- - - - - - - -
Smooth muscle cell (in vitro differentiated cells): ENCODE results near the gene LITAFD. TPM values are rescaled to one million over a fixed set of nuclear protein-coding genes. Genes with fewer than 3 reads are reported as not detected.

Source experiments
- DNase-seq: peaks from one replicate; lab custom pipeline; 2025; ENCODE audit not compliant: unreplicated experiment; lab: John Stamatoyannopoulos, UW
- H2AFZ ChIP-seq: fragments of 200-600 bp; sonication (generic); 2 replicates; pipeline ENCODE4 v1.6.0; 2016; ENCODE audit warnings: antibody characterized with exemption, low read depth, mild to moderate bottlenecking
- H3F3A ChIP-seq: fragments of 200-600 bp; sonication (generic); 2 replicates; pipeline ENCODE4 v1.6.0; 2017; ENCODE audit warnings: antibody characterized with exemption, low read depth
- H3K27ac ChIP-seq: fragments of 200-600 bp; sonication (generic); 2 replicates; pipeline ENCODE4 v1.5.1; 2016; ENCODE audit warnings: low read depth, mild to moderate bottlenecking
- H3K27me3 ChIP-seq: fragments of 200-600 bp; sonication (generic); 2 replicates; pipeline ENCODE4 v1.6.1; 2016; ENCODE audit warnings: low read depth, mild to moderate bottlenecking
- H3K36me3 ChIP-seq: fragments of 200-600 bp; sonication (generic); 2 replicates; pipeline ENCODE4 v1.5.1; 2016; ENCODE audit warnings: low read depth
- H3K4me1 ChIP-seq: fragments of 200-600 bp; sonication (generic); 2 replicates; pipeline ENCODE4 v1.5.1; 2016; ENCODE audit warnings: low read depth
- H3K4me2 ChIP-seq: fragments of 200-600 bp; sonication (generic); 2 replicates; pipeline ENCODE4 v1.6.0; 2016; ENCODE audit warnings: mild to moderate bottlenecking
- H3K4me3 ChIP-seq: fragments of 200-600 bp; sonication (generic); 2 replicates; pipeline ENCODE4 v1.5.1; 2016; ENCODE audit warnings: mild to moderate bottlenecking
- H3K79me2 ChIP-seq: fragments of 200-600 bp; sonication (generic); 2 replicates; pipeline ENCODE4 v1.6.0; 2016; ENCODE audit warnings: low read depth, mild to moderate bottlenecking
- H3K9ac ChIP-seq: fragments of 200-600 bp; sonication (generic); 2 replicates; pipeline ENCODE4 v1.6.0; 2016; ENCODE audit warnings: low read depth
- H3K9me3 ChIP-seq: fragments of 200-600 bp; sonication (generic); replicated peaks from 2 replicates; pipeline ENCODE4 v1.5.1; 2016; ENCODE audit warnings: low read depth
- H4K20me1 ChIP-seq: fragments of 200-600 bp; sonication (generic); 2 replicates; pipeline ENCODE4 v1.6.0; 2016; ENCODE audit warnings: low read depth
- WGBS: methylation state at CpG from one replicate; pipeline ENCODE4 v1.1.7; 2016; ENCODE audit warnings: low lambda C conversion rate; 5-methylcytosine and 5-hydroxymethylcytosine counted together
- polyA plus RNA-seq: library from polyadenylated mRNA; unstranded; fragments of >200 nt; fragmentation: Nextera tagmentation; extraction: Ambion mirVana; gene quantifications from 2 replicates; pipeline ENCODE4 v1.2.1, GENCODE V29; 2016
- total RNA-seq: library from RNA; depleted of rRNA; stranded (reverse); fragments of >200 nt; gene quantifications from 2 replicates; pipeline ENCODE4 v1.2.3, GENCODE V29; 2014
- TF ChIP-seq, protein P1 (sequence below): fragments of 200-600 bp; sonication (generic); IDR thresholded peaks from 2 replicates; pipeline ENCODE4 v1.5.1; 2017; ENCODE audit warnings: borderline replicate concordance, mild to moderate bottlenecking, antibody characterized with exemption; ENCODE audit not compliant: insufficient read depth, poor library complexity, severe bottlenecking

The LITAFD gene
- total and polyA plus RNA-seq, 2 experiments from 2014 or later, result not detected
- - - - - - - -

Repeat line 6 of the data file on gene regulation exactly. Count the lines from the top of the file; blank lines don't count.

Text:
- H3K27ac ChIP-seq: fragments of 200-600 bp; sonication (generic); 2 replicates; pipeline ENCODE4 v1.5.1; 2016; ENCODE audit warnings: low read depth, mild to moderate bottlenecking